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Jewish Heritage: The Oral Histories - Cuba Family Archives

MEMOIRIST:             KALMAN HELD

INTERVIEWER:         POLA GRIS

DATE:                         SEPTEMBER 12, 2000

LOCATION:                ATLANTA, GEORGIA

Transcript (PDF)

BIOGRAPHY 

Kalman Held was born in Czernovitz, Romania on September 23, 1935. He was an only child. Before the war, Kalman’s father and uncle ran a dry goods store. The family spoke German and lived a very comfortable life. Some of Kalman’s relatives immigrated to Palestine in 1938, but Kalman’s father thought his former position as an officer in the Austria-Hungarian army would protect them. When the Soviets occupied the border territories around Czernovitz in 1940, Kalman’s father was arrested, and deported to Siberia, where he eventually died.

After the Germans invaded the Soviet Union and Romania reoccupied the border regions in 1941, Kalman, his mother, and grandmother went to Braila, Romania, where his mother was originally from. They stayed with relatives for almost 6 months. From there, they moved to Bucharest, Romania, where they also had relatives. Kalman’s mother suffered from severe anxiety and a bout of scarlet fever. In Bucharest, she lived with a Romanian officer, who could provide protection from persecution. Kalman lived with his grandmother. When she became ill, they moved in with his mother’s sister, his uncle, and their two children. His grandmother soon died.

In 1944, Kalman travelled to Palestine via ship and train with his mother, uncle, and a cousin. After a temporary internment in the Atlit detention camp, his mother went to work as a maid in Tel Aviv and he was sent to a kibbutz. In 1948, his mother remarried and had a daughter. Kalman lived in a series of kibbutz until around 1951. After living briefly with his family and attending high school in Tel Aviv, he was sent to live with his aunt and uncle in Austria. In Austria, he studied hotel administration.

Around 1953, Kalman immigrated to Canada and began a career in hotel administration. He later helped his mother, stepfather, and half-sister immigrate to Canada. In 1962, Kalman married a family friend from Miami, Florida. The couple lived in Montreal and then Toronto, before a position with Marriott International, Inc. brought them to the United States. The couple lived in New Jersey, Arlington, Virginia, and Washington, D.C. Another position with Marriott finally brought Kalman, his wife, Lois, and their children, Gary, Deborah, and David to Atlanta in 1970.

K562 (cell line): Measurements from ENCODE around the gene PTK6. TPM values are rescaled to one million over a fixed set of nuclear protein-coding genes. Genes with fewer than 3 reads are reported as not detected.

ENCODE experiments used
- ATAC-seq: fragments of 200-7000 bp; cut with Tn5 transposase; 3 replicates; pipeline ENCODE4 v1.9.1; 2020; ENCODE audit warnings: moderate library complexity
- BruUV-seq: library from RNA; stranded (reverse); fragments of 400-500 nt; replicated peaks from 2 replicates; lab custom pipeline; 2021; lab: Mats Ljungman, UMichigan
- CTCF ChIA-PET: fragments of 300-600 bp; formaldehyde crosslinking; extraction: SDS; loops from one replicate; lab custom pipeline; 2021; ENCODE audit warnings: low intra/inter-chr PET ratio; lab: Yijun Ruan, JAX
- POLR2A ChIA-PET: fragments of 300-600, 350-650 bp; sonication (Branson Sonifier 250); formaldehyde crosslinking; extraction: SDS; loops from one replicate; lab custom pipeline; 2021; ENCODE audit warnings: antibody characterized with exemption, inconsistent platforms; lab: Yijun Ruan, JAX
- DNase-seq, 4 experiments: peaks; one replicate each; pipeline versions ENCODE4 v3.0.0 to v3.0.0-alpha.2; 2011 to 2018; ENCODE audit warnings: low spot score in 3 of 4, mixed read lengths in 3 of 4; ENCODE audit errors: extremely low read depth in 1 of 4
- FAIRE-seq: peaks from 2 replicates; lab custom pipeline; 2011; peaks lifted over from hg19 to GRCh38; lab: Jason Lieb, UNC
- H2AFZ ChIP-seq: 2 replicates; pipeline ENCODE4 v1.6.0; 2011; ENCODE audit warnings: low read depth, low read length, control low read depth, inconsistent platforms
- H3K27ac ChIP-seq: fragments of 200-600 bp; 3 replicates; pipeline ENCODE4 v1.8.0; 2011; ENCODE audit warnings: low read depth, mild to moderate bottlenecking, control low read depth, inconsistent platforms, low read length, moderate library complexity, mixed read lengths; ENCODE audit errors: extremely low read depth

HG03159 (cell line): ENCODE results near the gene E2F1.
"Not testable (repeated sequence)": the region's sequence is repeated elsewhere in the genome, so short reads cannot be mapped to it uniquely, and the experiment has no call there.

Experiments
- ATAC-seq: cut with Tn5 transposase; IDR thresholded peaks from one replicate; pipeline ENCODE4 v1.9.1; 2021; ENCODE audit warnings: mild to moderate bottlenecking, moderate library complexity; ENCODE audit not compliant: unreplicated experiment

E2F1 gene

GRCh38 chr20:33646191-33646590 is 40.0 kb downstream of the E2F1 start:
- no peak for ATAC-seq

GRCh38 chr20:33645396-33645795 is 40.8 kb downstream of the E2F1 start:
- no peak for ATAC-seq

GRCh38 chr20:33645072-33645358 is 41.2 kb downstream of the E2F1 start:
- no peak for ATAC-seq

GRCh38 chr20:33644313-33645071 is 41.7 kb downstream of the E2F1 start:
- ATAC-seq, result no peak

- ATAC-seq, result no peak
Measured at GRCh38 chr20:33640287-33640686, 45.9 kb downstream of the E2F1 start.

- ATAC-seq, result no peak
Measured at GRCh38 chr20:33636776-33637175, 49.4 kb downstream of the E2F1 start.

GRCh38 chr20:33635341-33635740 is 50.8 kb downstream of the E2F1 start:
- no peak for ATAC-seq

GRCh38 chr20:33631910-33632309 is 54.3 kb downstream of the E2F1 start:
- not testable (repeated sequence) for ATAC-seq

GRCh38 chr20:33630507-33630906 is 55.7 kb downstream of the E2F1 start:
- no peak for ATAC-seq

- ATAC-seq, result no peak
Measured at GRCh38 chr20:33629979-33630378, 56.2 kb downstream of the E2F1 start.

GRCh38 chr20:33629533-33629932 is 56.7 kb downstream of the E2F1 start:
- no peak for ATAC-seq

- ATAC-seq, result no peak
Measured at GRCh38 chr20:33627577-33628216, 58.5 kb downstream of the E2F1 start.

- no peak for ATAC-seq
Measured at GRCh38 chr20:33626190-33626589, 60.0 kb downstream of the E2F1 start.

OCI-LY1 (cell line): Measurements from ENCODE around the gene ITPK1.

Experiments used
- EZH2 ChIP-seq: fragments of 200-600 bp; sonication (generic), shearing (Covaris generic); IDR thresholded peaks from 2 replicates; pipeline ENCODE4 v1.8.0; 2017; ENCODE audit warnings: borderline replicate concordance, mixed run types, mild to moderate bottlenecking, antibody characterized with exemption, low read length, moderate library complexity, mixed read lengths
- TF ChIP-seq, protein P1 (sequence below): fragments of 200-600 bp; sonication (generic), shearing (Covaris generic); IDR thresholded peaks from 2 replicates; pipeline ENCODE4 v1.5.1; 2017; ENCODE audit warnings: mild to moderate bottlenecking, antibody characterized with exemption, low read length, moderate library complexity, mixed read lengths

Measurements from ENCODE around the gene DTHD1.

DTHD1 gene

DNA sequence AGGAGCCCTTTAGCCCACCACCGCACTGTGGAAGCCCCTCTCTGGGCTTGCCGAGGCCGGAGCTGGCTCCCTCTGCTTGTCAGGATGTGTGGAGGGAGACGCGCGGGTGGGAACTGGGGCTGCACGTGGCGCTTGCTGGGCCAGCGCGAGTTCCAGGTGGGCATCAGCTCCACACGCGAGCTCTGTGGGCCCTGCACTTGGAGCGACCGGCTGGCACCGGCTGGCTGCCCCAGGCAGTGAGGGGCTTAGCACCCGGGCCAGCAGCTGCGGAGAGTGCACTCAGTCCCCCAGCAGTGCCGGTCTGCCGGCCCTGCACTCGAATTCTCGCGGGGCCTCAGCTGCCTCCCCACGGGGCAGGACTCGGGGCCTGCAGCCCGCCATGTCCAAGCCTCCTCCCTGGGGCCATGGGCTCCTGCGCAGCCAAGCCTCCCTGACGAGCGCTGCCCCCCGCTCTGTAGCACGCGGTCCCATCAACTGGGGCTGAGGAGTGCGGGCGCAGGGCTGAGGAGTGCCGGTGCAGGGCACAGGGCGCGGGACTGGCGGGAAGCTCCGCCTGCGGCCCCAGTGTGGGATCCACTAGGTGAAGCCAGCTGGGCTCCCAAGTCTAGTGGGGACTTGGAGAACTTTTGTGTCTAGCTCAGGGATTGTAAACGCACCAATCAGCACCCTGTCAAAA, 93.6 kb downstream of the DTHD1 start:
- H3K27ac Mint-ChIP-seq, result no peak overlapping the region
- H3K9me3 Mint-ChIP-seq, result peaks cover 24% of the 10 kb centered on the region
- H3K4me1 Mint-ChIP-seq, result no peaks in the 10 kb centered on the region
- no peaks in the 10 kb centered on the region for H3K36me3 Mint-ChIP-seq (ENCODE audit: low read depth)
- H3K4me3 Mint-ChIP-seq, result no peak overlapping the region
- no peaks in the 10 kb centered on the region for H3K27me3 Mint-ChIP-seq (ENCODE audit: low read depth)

Scope of Interview:

Kalman describes his family and early life in Czernovitz, Romania. He talks about how life changed for his family after the Soviets occupied Czernovitz. Kalman recounts his father’s arrest and deportation to the Siberia, where he eventually died. After Romania reoccupied the border areas and allied with the Germans, Kalman recalls moving from Czernovitz to Braila and then Bucharest. Kalman describes leaving Bucharest for Palestine in 1944 with his mother, uncle, and a cousin. He discusses life in the detention camp at Atlit, his life in Tel Aviv with his mother and stepfather, and his life on three kibbutzim. Kalman recalls traveling to Austria as a teenager, where he studied hotel administration. He describes immigrating to Canada at 18, beginning his career, meeting his wife, the birth of his children, and moving to America. Kalman reflects on his time in Israel and a longing to return. Kalman discusses his faith and his strong attachment to his family. He recalls some of the events in his childhood when the Russians occupied Romania and then when Romania was allied with the Germans. Finally, Kalman discusses his plans for retirement.

 

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